And he sees the key to reaching these goals being a community effort—which is why he wants to help every parish across the archdiocese create a corrections ministry.

“Our belief is that every parish should have a jail or prison ministry, an addictions recovery ministry, mental health ministries,” Deacon Cord says. “We generally don’t have those ministries in our parishes. And you just have to look at Matthew 25 to see why we need them. It wasn’t that it’d be nice if you visit me in jail or feed me if I’m poor. It was a commandment that Jesus gave us, that we must do those things.”

An important step in that direction is keeping the focus on caring about the individuals in prison, Deacon Cord says.

“One of the people on the team made a comment that one of the things we need to do is to make it OK for people of poverty and people who are incarcerated to be in our churches. To make it OK for us to want to be brothers and sisters to people who don’t have the things we have and to truly understand what their situation is.”

‘Christ always went to those in need’

Another important step in Deacon Cord’s vision is finding ways to counter two of the main factors that lead to people ending up in prison—generational poverty and generational drug use.

“We’re trying to form partnerships with people who specialize in education,” he says. “There’s a group called Bridges Out of Poverty that has a system called ‘Getting Ahead While Getting Out.’ I became a trainer for that. That course is all about what generational poverty is and how to take the first steps toward getting out of it. We want to go into the jails and prisons and start training people to not make the same decisions in their lives that keep them on the same path.”

Deacon Cord also wants to connect the archdiocese’s efforts to organizations that specialize in mentoring people as they leave prison and re-enter society.

“We start the process of making sure they have an accountability person, a mentor, who helps them with their decisions and guides them for a few years.”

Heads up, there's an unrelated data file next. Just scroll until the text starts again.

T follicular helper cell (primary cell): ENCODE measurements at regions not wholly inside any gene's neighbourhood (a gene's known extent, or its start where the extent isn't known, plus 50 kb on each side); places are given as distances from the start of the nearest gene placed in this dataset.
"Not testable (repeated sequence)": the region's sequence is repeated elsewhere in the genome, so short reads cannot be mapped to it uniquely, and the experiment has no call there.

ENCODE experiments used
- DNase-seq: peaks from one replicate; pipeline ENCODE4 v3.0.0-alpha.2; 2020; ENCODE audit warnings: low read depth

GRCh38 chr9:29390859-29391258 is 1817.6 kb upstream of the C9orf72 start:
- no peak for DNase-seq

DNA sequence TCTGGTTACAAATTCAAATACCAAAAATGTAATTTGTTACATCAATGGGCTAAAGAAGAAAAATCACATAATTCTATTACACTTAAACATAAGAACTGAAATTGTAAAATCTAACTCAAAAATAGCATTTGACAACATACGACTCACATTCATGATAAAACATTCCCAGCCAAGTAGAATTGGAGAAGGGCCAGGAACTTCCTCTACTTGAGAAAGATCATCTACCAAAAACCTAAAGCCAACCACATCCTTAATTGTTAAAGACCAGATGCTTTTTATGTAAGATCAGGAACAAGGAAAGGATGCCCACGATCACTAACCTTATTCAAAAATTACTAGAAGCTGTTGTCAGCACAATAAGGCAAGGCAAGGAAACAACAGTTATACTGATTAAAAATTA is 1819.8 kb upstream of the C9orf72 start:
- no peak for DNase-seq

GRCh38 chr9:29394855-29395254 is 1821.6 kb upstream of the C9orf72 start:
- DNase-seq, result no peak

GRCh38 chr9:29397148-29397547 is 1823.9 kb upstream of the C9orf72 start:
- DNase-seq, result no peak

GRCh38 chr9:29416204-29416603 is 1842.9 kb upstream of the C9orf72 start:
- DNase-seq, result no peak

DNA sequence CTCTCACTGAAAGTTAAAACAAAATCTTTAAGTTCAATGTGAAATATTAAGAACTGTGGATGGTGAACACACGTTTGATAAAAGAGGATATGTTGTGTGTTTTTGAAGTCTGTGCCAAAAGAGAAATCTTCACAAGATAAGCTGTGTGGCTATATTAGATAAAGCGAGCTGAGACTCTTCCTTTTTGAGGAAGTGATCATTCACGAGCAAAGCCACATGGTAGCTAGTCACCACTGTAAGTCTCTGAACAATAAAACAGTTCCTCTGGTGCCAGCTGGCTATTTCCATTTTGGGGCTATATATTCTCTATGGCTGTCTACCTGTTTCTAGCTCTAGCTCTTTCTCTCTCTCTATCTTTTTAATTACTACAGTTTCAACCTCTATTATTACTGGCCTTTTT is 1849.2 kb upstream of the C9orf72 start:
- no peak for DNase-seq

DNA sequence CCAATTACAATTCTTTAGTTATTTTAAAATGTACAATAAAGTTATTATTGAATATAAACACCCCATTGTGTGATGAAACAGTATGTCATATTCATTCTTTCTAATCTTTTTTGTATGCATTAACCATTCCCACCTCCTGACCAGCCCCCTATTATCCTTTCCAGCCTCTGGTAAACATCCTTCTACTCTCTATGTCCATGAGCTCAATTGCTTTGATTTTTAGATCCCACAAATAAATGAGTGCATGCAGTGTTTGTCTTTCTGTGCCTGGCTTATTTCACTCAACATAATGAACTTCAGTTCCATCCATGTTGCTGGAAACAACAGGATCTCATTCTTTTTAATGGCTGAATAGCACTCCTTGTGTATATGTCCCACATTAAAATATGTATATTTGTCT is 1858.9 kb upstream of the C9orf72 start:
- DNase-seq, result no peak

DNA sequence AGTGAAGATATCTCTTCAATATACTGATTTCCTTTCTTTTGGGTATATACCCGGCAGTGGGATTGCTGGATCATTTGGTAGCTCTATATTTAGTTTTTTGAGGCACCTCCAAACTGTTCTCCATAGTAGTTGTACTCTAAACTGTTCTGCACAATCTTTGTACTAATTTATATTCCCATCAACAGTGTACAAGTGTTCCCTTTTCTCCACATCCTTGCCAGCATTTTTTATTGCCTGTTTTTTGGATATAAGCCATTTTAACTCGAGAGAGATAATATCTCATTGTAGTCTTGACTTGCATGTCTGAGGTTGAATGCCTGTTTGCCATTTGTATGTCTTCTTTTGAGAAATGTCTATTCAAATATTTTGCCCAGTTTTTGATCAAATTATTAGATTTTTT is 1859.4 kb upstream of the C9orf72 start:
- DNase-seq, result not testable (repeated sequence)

It’s all part of an approach that started with a young mother’s prayer request for her baby, a prayer request that eventually led to the creation of the homeless shelter in Seymour and programs that help people leave the shelter with a job and hope for their future. Lives have been changed for the better because of that shelter and its programs. Deacon Cord is striving for similar results as he leads the archdiocese’s efforts to change the futures of people in prison.

His involvement in corrections ministry has already changed his life and his relationship with God.

“When God calls you to do stuff, you think, ‘Why me?’ But when you look back on it—and I’m still learning—you go, ‘OK, it’s starting to make some sense as to why you called me to do this.’

“Christ always went to those in need, who needed help the most. This has completely changed my thought process as to how I look at every person. We like to think we don’t judge, but we all do. It’s difficult not to judge when you see someone who is not like you. My first reaction now is, ‘I wonder what their story is? What’s really going on in their life?’ ”

(For anyone wanting to help with the corrections ministry in the archdiocese and/or create such a ministry at their parish, contact Deacon John Cord at